What can you expect your first 3D printing experiences to be like as a new user? What you would interface with the software and how that can be tough or optimized in some way?
Tracy: That’s a really good question because when we first got into 3D printing, we did not have a plan or any sort of expectations. We were sort of just like, Oh it’s a printer – we didn’t really think it all the way through.
Tom: I remember the first time I tried to print something, it had this massive overhang, and I didn’t really understand what support was for. I just punched it all in, sliced it with no supports, printed it and had a heck of a stringy mess. You learn quick.
Tracy: So this is my plan for you: If you have a spouse at home, or a significant other at home that is going to be completely annoyed with the fact that you have not printed anything successful off it, and you’ve spent $3,000 on it and it’s weekends and nights and you’re in the garage all the time – get yourself on Thingiverse, Pinshape, or one of those sites and have a plan to once a week print that person out something pretty. And when you do that, you keep them happy! You want to have a game plan because it takes a lot of time.
Tom: That’s not user experience… that’s collateral user experience.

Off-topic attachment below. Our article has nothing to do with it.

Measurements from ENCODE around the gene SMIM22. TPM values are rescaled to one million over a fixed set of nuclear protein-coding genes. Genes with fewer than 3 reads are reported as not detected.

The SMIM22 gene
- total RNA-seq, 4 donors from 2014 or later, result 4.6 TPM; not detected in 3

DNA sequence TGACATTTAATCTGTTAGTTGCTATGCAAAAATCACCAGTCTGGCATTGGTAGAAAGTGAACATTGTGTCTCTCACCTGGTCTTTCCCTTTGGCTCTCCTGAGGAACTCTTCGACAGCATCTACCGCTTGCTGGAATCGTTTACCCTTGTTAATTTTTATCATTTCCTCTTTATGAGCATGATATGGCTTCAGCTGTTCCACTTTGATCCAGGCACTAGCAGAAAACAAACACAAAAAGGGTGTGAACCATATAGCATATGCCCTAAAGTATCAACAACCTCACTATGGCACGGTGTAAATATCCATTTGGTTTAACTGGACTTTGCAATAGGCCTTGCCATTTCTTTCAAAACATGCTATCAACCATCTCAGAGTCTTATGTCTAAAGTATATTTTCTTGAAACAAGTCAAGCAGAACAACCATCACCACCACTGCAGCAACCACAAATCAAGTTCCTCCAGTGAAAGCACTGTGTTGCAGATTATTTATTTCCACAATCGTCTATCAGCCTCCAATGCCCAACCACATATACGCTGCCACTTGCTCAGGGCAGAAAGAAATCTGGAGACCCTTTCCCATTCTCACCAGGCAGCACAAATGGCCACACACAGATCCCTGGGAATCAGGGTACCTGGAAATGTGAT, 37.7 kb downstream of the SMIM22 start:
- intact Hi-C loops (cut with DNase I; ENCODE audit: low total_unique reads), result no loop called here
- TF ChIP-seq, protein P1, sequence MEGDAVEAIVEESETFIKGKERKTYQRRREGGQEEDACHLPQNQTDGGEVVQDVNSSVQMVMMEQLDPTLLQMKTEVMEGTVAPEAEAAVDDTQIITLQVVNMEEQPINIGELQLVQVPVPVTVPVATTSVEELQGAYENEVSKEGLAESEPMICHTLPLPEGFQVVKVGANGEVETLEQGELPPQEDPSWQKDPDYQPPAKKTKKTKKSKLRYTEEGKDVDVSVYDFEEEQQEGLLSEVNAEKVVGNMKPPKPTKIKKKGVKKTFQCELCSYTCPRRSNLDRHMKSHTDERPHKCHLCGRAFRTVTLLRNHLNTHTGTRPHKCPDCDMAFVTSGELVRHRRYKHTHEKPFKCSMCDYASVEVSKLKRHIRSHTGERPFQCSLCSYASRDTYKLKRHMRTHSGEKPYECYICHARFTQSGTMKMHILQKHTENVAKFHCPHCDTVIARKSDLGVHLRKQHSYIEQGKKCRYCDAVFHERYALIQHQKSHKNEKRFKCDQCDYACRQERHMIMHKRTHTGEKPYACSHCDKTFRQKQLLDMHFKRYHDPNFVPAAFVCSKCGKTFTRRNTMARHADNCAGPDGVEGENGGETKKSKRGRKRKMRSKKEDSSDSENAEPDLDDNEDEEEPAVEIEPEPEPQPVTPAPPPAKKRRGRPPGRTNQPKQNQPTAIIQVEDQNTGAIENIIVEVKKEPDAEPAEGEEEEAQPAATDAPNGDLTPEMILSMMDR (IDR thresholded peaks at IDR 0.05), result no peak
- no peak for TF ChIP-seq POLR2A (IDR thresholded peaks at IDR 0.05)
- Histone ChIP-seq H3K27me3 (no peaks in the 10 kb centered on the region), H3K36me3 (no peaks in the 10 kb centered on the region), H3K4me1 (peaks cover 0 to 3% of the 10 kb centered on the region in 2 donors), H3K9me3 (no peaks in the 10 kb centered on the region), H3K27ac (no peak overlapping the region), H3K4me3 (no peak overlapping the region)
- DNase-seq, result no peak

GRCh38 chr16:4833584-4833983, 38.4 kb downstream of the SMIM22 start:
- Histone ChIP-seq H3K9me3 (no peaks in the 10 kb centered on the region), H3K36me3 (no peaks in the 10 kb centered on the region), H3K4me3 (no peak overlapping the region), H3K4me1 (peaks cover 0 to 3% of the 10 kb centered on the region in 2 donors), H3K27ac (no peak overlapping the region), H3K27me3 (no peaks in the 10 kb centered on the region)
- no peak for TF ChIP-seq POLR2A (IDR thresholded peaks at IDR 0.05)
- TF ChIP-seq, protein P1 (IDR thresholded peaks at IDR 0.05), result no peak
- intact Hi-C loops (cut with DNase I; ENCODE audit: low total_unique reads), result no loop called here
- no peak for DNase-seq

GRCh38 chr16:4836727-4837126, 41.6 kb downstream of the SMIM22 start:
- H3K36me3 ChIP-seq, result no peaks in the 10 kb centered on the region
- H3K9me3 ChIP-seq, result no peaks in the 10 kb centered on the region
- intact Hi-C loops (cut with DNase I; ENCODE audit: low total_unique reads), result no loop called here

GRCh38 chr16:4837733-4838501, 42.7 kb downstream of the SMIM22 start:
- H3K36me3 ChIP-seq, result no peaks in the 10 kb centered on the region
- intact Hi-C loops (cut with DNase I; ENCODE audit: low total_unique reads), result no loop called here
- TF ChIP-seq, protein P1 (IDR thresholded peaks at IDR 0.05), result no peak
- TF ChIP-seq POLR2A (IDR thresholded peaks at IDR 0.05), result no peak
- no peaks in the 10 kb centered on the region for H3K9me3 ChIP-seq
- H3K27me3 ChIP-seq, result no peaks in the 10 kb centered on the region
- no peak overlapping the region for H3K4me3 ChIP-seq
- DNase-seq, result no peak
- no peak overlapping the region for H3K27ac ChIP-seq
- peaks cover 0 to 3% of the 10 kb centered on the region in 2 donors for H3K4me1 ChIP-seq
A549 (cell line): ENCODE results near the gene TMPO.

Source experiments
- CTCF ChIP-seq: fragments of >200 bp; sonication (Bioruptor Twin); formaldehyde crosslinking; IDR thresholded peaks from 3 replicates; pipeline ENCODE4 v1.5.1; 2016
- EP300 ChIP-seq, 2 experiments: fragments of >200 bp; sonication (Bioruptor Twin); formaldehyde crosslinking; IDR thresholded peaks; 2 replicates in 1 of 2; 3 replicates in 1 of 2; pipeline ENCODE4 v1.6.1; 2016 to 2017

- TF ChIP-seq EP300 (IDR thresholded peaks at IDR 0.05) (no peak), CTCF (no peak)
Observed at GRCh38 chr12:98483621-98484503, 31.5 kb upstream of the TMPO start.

Tracy: Okay, maybe the plan should be to spend more time on the design part of it before your printer comes in. Trying to go through that process of really figuring out what you want to make before you even buy the printer – which that has shocked me so often is that someone buys a printer and they have no clue what they are going to do with it. To think through that process will help make it more successful to you.
In my mind the right order is to first think about the WHAT. And the WHAT can change – and it’s changed for us, which is why we’ve gone through a couple different printers. What would be the most fun, why are you so excited about 3D printing, what got you into it, what got you intrigued by it, what did you see? When you think that through it leads you to the right type of printer, the right type of software, solid versus parametric, etc.
Lars: I think it is super valid to have an understanding what you are going to print, because that influences everything about that process. But I didn’t think, just to describe that first time user experience, is we did an hour class for teachers in elementary school about our software and how to use it and what they are going to do. This class is going on and on and on about the details, and they are looking at how to get their students up and using the 3D printer, to get them excited about it. They were just going to use the text creator, which is built into MatterControl and allows you to type in your name, hit save and hit print. We go through all these details about setting up the printer, and they walk over to the printer to actually do and they say, “So what do I do now?” So I had them click the text creator, type in their name, and click print. They wanted to know, “What was all that stuff about that we did for the last hour?” I was like, oh well that’s all edgecase – to make this printer work all you do is click the print button. So it was way different than their expectation.